(15)
The absorption coefficient from Beer’s law [35]:
ck
c
k
42
(16)
(16)
Fig. 10a-d, is the imaginary part of the dielectric
function of CuX (X= F, Cl, Br, I) for the given energy
ranges. The edge of the optical absorption in CuX (X= F,
Cl, Br, I) take place at around 3.8 eV, 3.3 eV, 1.8 eV and
2.4 eV, respectively. The edge of the optical absorption
occurs at Γ point of the BZ between the valence and
conduction band, these are the threshold for the direct
optical transition. This point is known as the fundamental
absorption edge. Fig. 10a-d, also shows that CuX (X= F,
Cl, Br, I) have a strong absorption between 3.5 eV to 18
eV and 13 eV for CuF and CuCl, while from 3.0 eV to 11
eV for CuBr and CuI respectively.
Fig. 10a-d, illustrated the real parts of the dielectric
function
 
1
for CuX (X= F, Cl, Br, I). Following this
figure one can see that the dielectric constant at the static
limit
 
0
1
depends upon the band gap of the compounds.
There is an inverse relation between band gap and the
values of the dielectric constant at the static limit
 
0
1
.
This inverse relation can be explained by Peen Model [48]
2
)/(1)0( gp
(17)
The energy band gap Eg can be calculated by the
above equation by using the values of
 
0
1
and plasma
energy
p
. It is clear from Fig. 13, 14, 15, 16, that
 
1
for CuX (X= F, Cl, Br, I), increases with the
increase in energy to reach its maximum at about 9.0 eV,
and 8.0 eV for CuF and CuCl, while for CuBr and CuI it
reaches the maximum at 4.9 eV and 4.6 eV respectively,
then it decreasing to negative value at about 11.50 eV for
CuCl, whereas to about 8.50 eV and 7.50 eV for CuBr
and CuCl respectively.
Structural, elastic, optoelectronic and optical properties of CuX (X= F, Cl, Br, I): A DFT study 1501
(a) Dielectric function of CuF
(b) Dielectric function of CuCl
(c) Dielectric function of CuBr
(d) Dielectric function of CuI
Fig. 10. Calculated dielectric functions of
CuX (X= F ,Cl, Br, I) compounds.
4. Conclusion
Theoretical study of the structural, elastic, electronic
and optical properties of cupper hallides are performed
using FP-LAPW method within GGA, EV-GGA and mBJ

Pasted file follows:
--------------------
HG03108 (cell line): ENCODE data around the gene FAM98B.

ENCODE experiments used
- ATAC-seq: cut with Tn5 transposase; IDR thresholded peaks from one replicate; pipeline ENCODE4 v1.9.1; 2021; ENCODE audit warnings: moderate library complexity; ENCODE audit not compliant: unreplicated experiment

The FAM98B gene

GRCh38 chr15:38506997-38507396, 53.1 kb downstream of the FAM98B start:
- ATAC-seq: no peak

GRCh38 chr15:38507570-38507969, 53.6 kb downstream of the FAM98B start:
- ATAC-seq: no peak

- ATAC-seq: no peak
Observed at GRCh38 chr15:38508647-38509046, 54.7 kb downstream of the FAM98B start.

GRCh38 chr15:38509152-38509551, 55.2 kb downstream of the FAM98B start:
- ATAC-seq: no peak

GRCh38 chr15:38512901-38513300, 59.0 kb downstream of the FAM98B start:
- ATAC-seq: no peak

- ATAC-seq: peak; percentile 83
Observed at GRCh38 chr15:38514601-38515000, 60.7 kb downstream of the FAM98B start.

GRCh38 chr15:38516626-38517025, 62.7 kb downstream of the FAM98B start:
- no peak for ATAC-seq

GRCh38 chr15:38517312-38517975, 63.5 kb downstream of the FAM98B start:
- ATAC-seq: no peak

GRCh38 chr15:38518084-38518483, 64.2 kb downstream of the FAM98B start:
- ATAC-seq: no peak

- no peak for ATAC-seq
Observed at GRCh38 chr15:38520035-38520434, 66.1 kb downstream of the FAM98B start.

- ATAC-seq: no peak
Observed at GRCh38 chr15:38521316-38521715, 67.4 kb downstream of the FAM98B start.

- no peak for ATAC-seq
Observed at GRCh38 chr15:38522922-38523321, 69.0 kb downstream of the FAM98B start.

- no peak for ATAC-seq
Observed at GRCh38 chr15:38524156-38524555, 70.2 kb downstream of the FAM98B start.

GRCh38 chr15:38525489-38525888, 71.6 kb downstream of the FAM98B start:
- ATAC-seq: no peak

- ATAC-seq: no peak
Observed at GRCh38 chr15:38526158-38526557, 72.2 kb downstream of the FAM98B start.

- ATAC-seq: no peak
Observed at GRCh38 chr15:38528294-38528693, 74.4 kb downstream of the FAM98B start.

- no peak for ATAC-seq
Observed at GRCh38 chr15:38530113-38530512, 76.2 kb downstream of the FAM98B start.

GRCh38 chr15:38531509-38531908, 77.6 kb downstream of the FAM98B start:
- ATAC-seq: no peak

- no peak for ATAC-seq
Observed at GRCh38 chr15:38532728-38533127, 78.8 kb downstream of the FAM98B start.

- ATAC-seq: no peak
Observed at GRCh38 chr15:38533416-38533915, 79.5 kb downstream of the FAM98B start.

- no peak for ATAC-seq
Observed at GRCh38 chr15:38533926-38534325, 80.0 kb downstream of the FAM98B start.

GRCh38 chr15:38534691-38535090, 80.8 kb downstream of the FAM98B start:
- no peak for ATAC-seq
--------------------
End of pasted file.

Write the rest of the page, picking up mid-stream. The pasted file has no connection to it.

potential. These compounds possess a direct band gaps (Γ-
Γ), therefore these materials are widely used for
optoelectronic devices. In the elastic constants it has been
found that CuF and CuBr show brittle nature while CuCl
and CuI show ductile behaviour. It is concluded that mBJ
is an efficient theoretical technique for the calculation of
the band gaps. The results expect that mBJ will be a
successful tool for the band gaps engineering of IB-VIIA
compounds. In these compounds, the peaks in the optical
plots show the transition of electrons from valence band to
the unoccupied states in the conduction band. From the
analysis of optical spectra, it is predicted that these
materials are useful for optical devices in the infrared,
visible and ultraviolent energy ranges.
Acknowledgement
The result was developed within the CENTEM
project, reg. no. CZ.1.05/2.1.00/03.0088, co-funded by the
ERDF as part of the Ministry of Education, Youth and
Sports OP RDI program. Computational resources were
provided by MetaCentrum (LM2010005) and CERIT-SC
(CZ.1.05/3.2.00/08.0144) infrastructures.
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________________________
*Corresponding author: hamidullah@yahoo.com
hamidullah2k@yahoo.com
... The copper halide based materials (CuCl, CuBr, and CuI) are an interesting class of materials 16,17 because of their direct band gap (3.39 eV for CuCl, 2.91 eV for CuBr, and 2.95 eV for CuI) and optoelectronic applications. 18,19 Interestingly, the band structure of these materials shows similar dispersion though the valence band edge position changes with the nature of the halide. 19,20 However, the conduction band edge position remains more or less the same irrespective of the nature of the halide with respect to the absolute vacuum scale (AVS). ...
... 18,19 Interestingly, the band structure of these materials shows similar dispersion though the valence band edge position changes with the nature of the halide. 19,20 However, the conduction band edge position remains more or less the same irrespective of the nature of the halide with respect to the absolute vacuum scale (AVS). 20,21 Interestingly, among all these Cu based halides and some of the copper oxide based materials (such as Cu 2 O and CuO), CuCl has a more stabilized valence band, which is certainly promising for the water oxidation reaction. ...